Academy Award-Winning Spanish Films to Watch This Weekend

If you want to take a break from your favorite online casino this weekend and do something different, why not check out some excellent Spanish films that will move, excite and thrill you and feed your imagination? Here is a look at some Academy Award winning Spanish films of the last two decades, which you can easily find on DVD at your nearest rental or VOD.

Pan’s Labyrinth (2006)

The Spanish title of this well-known film is El Laberinto del Fauno, The Labyrinth of the Faun. This visual treat is a dark fantasy film dealing with themes of war and religion, drawing on fairy tales and rich symbolism. The story is set in Spain, five years after the Spanish Civil War, where young Ofelia travels with her ill and pregnant mother to meet her new stepfather, Vidal, who is hunting down republican rebels. There Ofelia discovers a labyrinth, where she meets a stunningly visualized faun who tells her she is the incarnation of Princess Moanna, and is given three tasks to complete. The Guillermo del Toro direction won for score, art direction and makeup.

The Sea Inside (2004)

This Spanish drama by Alejandro Amenabar won the best foreign language film award for its graceful and tender tale of a 25-year-old terminally ill man’s choice to die and his 28-year-old fight for euthanasia. Javier Barden shone in the role of Ramon Sampedro, whose true story is the inspiration for this film. Rather than being a melodramatic tearjerker, which the subject matter could easily have become in less skillful hands, the film is a gentle exploration of Sampedro’s relationship with two women – Julia, a Cadasil syndrome sufferer who supports his choice to die with dignity, and Rosa, who wants to make him see that life is worth living.

Talk to Her (2002)

Talk to Her is a Spanish comedy-drama that follows the relationship between two men – a journalist and a personal nurse - who strike up a friendship as they care for two women who are in comas. The film takes a compassionate look at the difficulties of communication between men and women, loneliness and intimacy, and dealing with loss. The film won for best screenplay, and TIME Magazine listed it in their 2005 list of All-Time 100 Greatest Movies.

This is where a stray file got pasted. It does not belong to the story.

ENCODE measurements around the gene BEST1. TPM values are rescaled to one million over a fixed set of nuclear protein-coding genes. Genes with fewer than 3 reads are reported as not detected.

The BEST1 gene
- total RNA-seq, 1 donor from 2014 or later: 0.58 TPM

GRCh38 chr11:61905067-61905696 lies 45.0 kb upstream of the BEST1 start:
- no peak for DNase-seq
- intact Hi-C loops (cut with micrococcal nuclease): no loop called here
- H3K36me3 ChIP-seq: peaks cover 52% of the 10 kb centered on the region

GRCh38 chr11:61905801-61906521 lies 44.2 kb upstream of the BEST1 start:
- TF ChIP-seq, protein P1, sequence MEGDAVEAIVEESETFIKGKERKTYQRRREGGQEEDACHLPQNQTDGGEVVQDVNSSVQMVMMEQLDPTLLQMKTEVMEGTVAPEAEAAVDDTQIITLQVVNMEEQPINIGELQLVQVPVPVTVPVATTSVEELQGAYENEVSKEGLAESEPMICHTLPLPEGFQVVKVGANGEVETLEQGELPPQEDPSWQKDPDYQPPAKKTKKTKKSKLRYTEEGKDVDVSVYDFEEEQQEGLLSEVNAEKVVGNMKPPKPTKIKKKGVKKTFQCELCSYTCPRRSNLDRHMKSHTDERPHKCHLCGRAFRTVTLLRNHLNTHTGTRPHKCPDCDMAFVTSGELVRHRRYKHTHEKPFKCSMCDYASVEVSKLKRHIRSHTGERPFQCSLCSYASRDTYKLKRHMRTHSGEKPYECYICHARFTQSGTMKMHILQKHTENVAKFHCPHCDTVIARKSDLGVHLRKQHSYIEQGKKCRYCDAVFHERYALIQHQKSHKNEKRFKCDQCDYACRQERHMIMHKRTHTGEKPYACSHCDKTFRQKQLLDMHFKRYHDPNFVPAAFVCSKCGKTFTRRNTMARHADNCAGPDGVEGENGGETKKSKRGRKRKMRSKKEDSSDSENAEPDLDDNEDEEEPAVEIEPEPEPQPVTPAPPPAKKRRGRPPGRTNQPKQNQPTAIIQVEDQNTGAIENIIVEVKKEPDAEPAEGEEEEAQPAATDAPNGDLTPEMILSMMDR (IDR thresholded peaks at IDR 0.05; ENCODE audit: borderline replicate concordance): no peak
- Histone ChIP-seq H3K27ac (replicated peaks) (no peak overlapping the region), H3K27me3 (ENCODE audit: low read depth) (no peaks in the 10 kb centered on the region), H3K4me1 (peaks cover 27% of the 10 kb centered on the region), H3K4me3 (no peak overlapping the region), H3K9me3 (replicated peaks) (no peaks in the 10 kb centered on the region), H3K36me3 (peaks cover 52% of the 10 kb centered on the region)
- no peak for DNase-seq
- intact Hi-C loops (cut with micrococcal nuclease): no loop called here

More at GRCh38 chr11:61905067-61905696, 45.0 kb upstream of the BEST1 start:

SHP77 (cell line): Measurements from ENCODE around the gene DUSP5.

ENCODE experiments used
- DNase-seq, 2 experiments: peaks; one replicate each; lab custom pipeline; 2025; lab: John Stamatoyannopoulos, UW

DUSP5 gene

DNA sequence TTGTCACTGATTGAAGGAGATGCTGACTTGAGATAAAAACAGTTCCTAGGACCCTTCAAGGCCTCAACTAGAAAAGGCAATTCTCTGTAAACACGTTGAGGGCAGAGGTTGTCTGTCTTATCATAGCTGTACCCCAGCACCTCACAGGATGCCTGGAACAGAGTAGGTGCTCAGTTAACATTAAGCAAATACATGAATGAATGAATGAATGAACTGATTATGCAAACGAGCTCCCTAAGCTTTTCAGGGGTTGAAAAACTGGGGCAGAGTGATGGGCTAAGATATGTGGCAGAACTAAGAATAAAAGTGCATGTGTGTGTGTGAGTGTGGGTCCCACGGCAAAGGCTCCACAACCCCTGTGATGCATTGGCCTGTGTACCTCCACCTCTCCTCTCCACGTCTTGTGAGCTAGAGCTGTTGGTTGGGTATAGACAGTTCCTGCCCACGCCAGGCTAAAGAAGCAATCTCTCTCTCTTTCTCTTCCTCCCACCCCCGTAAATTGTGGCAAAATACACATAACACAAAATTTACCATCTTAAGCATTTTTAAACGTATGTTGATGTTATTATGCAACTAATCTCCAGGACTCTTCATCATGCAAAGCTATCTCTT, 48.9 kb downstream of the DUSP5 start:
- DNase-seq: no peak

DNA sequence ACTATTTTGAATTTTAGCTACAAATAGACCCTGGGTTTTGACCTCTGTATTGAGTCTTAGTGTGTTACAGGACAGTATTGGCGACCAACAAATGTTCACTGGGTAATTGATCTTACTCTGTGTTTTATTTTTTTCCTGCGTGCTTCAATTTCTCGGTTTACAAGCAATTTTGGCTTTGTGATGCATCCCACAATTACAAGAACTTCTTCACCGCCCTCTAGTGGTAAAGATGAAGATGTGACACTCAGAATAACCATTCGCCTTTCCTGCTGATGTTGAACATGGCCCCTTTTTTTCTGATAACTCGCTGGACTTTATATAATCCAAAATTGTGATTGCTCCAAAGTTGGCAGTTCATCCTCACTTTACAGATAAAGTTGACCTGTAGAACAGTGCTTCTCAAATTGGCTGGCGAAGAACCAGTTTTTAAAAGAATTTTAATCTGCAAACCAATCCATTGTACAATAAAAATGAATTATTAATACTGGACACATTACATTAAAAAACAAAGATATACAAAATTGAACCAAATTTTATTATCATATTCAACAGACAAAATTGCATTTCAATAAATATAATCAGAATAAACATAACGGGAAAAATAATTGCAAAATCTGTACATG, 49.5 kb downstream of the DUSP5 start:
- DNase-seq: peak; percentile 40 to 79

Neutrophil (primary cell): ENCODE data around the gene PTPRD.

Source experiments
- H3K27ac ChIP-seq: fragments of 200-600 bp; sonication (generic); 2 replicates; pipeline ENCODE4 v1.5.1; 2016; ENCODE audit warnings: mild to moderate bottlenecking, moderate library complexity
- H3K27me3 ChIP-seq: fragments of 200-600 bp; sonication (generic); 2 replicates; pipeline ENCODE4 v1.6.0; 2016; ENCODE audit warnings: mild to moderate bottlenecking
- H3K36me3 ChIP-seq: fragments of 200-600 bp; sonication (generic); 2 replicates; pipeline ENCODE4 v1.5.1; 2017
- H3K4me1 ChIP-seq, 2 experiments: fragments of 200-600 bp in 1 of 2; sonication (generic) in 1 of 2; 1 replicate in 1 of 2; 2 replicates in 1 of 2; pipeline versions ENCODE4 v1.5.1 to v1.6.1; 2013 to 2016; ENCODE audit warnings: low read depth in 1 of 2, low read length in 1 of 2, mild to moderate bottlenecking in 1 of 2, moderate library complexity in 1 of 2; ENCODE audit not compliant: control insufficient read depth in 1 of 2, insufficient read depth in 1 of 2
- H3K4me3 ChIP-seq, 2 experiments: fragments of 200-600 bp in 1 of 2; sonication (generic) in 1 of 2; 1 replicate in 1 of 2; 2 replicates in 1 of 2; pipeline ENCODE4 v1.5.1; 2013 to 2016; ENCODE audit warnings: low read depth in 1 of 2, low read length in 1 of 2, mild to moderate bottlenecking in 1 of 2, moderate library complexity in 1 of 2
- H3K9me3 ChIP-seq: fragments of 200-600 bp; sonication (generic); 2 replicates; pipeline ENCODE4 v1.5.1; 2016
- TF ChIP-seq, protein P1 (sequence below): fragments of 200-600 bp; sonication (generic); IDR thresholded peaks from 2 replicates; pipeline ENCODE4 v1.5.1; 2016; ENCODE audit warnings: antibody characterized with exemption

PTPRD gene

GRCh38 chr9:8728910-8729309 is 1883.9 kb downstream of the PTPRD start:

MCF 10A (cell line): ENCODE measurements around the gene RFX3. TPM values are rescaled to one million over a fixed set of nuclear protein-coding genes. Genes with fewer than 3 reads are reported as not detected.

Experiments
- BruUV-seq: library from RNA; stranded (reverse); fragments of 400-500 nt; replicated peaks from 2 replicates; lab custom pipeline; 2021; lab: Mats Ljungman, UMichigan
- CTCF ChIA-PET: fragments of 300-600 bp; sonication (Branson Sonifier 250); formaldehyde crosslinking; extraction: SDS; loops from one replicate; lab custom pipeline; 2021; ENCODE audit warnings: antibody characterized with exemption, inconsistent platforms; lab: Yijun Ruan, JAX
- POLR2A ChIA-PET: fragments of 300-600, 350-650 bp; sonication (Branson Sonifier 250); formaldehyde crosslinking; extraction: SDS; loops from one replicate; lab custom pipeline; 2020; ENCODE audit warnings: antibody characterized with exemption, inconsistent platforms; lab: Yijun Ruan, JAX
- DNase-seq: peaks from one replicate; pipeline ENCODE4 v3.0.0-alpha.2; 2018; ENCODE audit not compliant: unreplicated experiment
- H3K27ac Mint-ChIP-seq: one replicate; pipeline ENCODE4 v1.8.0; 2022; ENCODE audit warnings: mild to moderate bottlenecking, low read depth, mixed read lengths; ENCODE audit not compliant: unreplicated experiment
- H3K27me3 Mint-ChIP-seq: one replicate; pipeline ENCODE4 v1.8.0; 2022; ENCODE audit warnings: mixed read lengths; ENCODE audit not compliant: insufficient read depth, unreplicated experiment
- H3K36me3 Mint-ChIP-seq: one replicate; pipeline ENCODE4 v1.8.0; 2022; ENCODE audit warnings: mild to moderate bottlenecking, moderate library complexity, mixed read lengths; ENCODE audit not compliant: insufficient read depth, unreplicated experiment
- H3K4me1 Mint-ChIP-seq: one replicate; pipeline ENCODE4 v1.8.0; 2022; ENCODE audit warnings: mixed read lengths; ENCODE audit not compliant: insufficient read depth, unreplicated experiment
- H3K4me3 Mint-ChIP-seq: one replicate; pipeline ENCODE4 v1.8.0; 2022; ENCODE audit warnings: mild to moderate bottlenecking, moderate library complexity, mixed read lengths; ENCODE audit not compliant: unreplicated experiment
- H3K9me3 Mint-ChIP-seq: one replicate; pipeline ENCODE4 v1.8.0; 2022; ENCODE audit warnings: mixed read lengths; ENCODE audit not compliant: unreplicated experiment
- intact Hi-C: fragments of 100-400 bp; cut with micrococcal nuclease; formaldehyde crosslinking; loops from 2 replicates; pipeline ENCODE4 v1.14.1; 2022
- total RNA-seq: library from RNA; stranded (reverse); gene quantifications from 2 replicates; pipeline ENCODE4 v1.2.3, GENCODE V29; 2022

All About My Mother (1999)

Pedro Almodovar’s All About My Mother starring Penelope Cruz and Cecilia Roth revolves around the story of an Argentine nurse working with organ transplants. Single mother Manuela, played by Roth, loses her teenage son to an accident, donates his heart, and then quits her job to search for her son’s father, the transvestite Lola, in Barcelona. There she meets and becomes entwined in the lives of several other characters. The film deals sensitively with the themes of homosexuality, faith, AIDS and existentialism.

Belle Epoque (1993)

Fernando Trueba’s comedy-drama Belle Epoque draws its title from the time before the Spanish Civil War, and tells the story of Fernando, a young deserter, who strikes up a friendship with an old man and his four beautiful daughters. He pursues relationships with each of the daughters – a new widow, a lesbian, a social climber and the naive youngest girl played by Penelope Cruz. The film won the Best Foreign Language Film and also received nine Goya awards including Best Film.

Mr Hublot (2013)

This charming 11-minute short film written by Laurent Witz and co-directed by Spanish-Luxembourgish Alexandre Espigares won the award for best animated short. The film tells the story of the obsessive-compulsive and reclusive Mr. Hublot, who lives in a steampunk city and his orderly life, is threatened when he brings home an abandoned robot-puppy which grows too big for the small apartment.